I have made no secret of the fact that I find the iPhone’s 4.7″ form factor to be too large. I first felt this to be true when I bought an iPhone 6, which I returned because it was too large. At the time, I wrote:
I used the iPhone 6 for a week; I went back to the iPhone 5s on Friday, to see if I really liked it better. And I did. This may be because of its familiarity; it’s a comfortable size. I can hold it comfortably in one hand, and do most of what I need with just one hand. The iPhone 6, however, felt alien, as though it was just not the right size for my hand. Granted, iPhones have always been smaller (I don’t consider the taller display of the iPhone 5 and 5s to be that different from previous models), so the iPhone 6 was very new. But it just wasn’t right for me.
When the iPhone 6s was released last year, I finally gave in, because I needed to be up to date on the new features. But I just couldn’t abide the larger size. I’m delighted that Apple decided to release a “new” 4″ iPhone, and that it’s not a second-class device. I pleaded with Apple, about two months ago, in a Macworld article, saying how important it was to have 4″ iPhone that is up to speed with the latest models:
The first iPhone came in just one size. This was the case for years, until the iPhone 6 broke with tradition and offered two sizes: large and clown-shoe sized. Apple’s decision to force larger phones on users if they wanted new features suggested that smaller phones weren’t as good, and maintaining the lower-priced iPhone 5c, and now the 5s, in the product line suggested that a smaller iPhone had to be a lesser device.
But why not break with that idea and offer a 4-inch iPhone with the latest features? What’s wrong with having three sizes in the iPhone line? Is Apple afraid that users will have too much choice? That ship sailed a long time ago: you can currently buy two sizes of the iPhone 6s, two sizes of the iPhone 6, and the iPhone 5s, in multiple colors and storage capacities.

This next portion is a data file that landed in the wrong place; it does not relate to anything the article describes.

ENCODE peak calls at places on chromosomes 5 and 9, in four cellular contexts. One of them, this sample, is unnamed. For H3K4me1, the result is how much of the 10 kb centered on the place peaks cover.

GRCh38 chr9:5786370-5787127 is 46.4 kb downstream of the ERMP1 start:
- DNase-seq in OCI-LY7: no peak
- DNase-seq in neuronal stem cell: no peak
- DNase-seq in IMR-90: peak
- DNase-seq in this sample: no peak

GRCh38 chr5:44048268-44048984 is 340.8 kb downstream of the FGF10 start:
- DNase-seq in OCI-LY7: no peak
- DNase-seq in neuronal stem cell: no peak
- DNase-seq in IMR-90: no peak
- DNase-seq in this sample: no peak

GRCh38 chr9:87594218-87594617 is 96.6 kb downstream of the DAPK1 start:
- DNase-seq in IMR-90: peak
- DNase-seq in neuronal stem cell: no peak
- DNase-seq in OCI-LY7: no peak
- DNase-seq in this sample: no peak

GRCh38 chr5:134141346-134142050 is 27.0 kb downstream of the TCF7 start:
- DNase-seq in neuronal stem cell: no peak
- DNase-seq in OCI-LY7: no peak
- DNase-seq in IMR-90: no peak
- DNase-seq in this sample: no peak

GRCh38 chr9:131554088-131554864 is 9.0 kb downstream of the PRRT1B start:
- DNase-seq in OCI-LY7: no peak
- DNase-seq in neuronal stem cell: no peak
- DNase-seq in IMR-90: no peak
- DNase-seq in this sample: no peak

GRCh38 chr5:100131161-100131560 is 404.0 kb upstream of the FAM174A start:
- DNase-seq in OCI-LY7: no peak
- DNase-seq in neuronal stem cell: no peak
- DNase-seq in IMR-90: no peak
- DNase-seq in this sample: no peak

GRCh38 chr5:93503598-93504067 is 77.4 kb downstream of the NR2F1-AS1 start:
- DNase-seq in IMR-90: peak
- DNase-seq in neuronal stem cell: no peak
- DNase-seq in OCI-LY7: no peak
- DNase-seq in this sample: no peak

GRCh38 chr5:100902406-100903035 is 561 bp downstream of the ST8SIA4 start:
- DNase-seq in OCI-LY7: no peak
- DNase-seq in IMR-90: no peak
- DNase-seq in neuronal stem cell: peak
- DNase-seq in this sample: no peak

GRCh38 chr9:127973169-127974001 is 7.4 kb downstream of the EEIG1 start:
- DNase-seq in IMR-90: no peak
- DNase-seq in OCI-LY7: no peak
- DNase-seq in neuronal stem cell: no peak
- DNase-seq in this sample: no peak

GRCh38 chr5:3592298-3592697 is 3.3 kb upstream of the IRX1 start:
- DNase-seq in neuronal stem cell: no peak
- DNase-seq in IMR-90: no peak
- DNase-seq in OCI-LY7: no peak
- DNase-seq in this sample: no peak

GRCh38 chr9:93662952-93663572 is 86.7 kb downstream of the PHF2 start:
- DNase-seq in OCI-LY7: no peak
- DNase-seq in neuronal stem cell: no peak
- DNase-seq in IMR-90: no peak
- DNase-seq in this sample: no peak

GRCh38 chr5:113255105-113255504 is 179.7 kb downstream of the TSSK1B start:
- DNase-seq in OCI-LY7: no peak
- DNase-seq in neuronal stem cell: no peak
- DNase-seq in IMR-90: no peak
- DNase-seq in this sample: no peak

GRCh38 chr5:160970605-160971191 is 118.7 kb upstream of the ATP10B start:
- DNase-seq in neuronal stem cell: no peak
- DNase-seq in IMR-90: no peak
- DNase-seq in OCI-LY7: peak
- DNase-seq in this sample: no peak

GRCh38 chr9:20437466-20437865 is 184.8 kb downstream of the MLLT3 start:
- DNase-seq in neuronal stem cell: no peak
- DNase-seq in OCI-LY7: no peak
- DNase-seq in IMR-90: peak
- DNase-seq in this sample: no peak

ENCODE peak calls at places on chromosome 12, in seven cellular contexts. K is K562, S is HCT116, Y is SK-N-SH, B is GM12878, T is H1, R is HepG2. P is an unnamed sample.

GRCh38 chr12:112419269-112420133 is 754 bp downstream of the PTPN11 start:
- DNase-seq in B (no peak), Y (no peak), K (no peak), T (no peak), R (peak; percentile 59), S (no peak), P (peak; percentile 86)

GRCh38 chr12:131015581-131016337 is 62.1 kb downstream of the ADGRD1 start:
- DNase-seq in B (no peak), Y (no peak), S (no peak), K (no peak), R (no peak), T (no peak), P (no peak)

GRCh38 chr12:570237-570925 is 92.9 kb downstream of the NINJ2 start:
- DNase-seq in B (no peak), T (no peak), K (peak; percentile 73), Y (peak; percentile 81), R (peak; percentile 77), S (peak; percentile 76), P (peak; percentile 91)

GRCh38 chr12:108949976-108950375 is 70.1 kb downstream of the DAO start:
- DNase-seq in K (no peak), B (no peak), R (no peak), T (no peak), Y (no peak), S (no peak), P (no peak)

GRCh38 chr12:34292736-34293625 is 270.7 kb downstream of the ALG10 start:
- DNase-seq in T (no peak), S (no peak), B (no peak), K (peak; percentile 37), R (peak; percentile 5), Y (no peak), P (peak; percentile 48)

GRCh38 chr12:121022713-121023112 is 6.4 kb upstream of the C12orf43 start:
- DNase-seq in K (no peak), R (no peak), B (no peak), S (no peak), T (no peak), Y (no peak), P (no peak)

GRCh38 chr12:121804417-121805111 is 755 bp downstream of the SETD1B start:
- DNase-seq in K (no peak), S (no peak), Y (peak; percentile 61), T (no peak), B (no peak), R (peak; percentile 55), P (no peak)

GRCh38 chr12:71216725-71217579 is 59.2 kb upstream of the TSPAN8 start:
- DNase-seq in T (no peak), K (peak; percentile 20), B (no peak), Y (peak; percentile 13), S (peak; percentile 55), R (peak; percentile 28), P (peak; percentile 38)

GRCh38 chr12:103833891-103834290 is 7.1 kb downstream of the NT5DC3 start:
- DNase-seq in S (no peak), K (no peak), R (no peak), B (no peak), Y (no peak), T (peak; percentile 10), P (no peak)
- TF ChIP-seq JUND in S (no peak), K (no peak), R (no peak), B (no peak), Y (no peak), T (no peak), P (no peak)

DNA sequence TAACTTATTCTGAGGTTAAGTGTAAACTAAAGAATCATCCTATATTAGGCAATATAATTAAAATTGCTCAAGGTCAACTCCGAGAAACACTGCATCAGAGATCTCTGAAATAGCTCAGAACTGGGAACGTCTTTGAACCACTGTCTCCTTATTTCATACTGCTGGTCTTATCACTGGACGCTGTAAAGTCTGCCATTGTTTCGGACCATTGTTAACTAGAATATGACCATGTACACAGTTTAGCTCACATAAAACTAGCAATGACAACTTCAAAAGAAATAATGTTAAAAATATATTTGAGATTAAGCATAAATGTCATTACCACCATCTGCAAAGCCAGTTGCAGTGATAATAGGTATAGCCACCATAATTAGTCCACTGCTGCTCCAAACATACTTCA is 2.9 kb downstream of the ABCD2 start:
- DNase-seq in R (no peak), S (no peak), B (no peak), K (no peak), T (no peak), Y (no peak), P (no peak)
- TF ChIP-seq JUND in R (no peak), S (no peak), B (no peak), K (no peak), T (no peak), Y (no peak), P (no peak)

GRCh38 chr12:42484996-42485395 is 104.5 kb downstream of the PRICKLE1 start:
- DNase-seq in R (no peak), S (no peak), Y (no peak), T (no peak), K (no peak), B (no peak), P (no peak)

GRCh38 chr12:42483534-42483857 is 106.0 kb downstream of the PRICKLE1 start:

And Apple did, indeed, listen to me. (Nah, just kidding; they didn’t come up with a new model and ship it in less than two months. But I think they did listen to the many people who asked for the smaller iPhone since the iPhone 6 was released.)
So, now I have my iPhone SE. Reviewing this phone is simple: it’s the iPhone 6s in an iPhone 5s body. There are minimal differences. Touch ID is a bit slower, but that’s a good thing. One thing that annoyed me about the 6s, which has much faster Touch ID, was that I could no longer press the home button to see notifications. With the iPhone SE, I can do that again.
The iPhone SE doesn’t have 3D Touch; no big deal. This is a gee-whiz feature that isn’t very useful. A handful of apps I use support 3D Touch, but not very well. I don’t use it much, and generally forget that it even exists.
Are there any other notable differences? The iPhone SE is smaller, more rectangular, with matte-chamfered edges (h/t Susie Ochs), but it fits in my hand, and in my pocket, much more easily than the iPhone 6s. And it’s lighter: with cases, the iPhone SE weighs 133g, and the iPhone 6s 167g.
The iPhone SE is fast. My partner inherited my iPhone 5s, so I pick it up every now and then, and it is sluggish. The iPhone SE feels exactly like the iPhone 6s when you launch apps or load web pages, as it should, since it has the same processor.
I feel a bit annoyed that I did buy the iPhone 6s, only to sell it six months later, and I wonder if Apple will make a 4″ version of the iPhone 7, which should be out in another six months. It will be interesting to see how well the iPhone SE sells, whether it convinces Apple that they really did make a mistake eliminating this size device. I’m glad it’s back; I feel that these past six months, using a larger phone, were just a hassle, and I welcome a phone that is much less imposing, that fits into my lifestyle much better.
Update: One note about battery life. I’m finding that the iPhone SE has much longer battery life than the 6s. When I set up the iPhone SE, I did so using a backup from my 6s, so it contains the same apps, and uses the same settings. Overnight, I didn’t plug the phone in – the battery level was around 85% when I went to bed – and in the morning, it had only lost a few percent of its power. At the time of this writing, mid-afternoon, having synced the phone briefly (which gave it a bit of a charge), and listened to a few podcasts, it’s at 71%. I’ll do more testing in the coming days, but it seems to be much more efficient than the iPhone 6s, which would sometimes not have enough battery power to make it through a day.